Growing up I was fascinated with watching my brother, a self-taught artist and one of the most talented people I’ve ever met, draw human portraits. Meticulously, he had a way of capturing the essence of a person’s unique features and through the slight impressions of his pencil and a strong belief in his creativity, he was blessed with the talent to turn a blank canvas into a masterpiece.
Using an array of art techniques, he would always begin his portraits by sketching an oval face on a white canvas. Next, he would draw a vertical line from forehead to chin, one horizontal line across the center, from ear-to-ear, and two or more horizontal lines toward the bottom of the oval. Each line would be used to place the person’s eyes, nose, and mouth in proper proportion to one another. Each stroke was as mystifying as the next. Nevertheless, like magic, as he focused on building the person’s facial features, a beautiful picture would appear.
While watching him draw portraits, I learned to appreciate the beauty of all mankind. From the color of our skin, the shape of our eyes to our crooked smiles and pointy ears, the variations in our physical appearances are what makes us unique but also the same. We all fill our canvasses with an image in the likeness of God; we are more akin than we are different.
For as long as man has been on this earth, society has suffered due to racial and economic profiling. The color of our skin and the amount of wealth we have determines the level of respect we deserve. People with dark complexions are more prone to criminal activity, laziness and ignorance. People who live in poverty are unwilling to work and accepting of a second-rate life. That’s what profiling suggests. That’s the misperception that focusing on the flesh instead of the heart creates.
Man’s view of man is consumed with the physical. But what does God see? And if we could see each other the way God sees us would racism, sexism or colorism exist? Would unarmed black men be killed by white police officers at a higher rate than unarmed white men? Would people of color serve longer prison sentences for the same crimes as white people?
If God had to draw an image of you, what would it look like? Would he start off drawing an oval face, perfectly placed features, impeccable hair and flawless skin? Would he use his masterful skills to capture everything that makes you unique and physically beautiful? Or would he focus on something deeper, more meaningful than the color of your eyes or the length of your nose?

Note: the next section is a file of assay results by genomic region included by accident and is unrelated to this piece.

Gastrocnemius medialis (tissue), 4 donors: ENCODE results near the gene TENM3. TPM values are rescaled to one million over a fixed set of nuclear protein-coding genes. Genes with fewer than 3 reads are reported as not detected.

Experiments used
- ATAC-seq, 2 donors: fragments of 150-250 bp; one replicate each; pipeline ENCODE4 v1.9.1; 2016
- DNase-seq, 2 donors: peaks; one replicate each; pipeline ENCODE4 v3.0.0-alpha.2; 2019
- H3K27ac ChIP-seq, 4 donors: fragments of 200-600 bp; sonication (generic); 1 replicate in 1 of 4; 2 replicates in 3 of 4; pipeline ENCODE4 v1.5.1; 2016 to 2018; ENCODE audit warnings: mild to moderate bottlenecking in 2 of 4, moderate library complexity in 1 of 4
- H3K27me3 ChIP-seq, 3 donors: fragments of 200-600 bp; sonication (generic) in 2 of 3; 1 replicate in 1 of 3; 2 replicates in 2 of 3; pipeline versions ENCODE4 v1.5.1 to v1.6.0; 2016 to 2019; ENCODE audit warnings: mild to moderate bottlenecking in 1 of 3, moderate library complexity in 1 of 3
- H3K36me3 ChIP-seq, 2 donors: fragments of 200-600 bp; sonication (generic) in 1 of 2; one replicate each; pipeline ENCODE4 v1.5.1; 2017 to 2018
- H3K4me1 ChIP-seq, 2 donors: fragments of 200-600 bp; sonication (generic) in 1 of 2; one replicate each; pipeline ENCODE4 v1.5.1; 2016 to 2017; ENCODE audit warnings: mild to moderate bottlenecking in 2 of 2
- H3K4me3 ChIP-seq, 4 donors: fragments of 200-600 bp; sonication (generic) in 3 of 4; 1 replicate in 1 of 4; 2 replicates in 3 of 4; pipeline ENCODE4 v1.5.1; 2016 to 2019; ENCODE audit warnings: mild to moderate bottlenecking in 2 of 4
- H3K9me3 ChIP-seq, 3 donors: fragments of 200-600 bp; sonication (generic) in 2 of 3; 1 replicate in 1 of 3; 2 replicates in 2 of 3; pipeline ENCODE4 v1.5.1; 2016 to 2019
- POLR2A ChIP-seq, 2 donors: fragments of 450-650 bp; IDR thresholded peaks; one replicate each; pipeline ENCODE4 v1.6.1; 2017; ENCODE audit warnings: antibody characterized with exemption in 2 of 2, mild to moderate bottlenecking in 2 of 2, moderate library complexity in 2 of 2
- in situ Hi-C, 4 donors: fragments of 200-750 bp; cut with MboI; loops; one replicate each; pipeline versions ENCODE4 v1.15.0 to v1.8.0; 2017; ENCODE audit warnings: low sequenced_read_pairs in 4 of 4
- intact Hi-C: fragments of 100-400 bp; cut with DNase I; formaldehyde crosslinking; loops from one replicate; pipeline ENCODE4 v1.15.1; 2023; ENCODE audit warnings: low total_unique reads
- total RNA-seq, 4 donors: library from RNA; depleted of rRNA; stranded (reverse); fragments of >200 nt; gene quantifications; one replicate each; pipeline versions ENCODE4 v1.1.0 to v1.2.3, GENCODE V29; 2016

I believe God doesn’t see our physical bodies. He sees our heart. He knows us by our righteousness and our obedience to him. He blesses us because of our love of others and our reverence to the holy spirit. As his children, who we are and how we live should resemble him. And we are not to judge each other based on worldly standards but to accept each other and to believe that God has the power to change hearts for the good.
The bible teaches us that there is no distinction between Jew and Greek; for the same Lord is Lord of all (Romans 10:12-13). It also teaches us to treat one another equally and to remain fair and just in our interactions. In Romans 2:11 and James 2:9, it states: For God shows no partiality. But if you show partiality, you are committing sin and are convicted by the law as transgressors.
What racial profiling has created is a false narrative about the responsibility God has placed on each of us to care for and love one another. We are each other’s neighbor no matter where we live on earth. And we are our brother’s keeper, even when our complexions, ideologies, and faiths are different. God gave the final word on the matter when he made from one man every nation of mankind to live on all the face of the earth (Acts 17:26).
Racial profiling is the belief that white canvasses should never be marked with beautiful colors. That artists should only use single tones and straight lines. And that every picture should be of the same person with similar features, beliefs, and goals. But diversity and uniqueness bring brilliant light to the universe. Different hues and textures create a collage of people that are symbolic of the world God expects us to live in both peace and harmony.
Love the Lord your God with all your heart and with all your soul and with all your mind and with all your strength. The second is this: ‘Love your neighbor as yourself.’ There is no commandment greater than these.
You shall not take vengeance, nor bear any grudge against the sons of your people, but you shall love your neighbor as yourself; I am the LORD.
Michelle D. Jackson is author of The Heart of a Man, a Christian novel. Follow her on Facebook at https://www.facebook.com/AuthorMichelleDJackson/.
This article was published in the September issue of The Mount Magazine. To view the publication go to: http://mt-ararat.org/images/Mount-Magazine/The-Mount-Mag-Sept-2016-Spreads.pdf.
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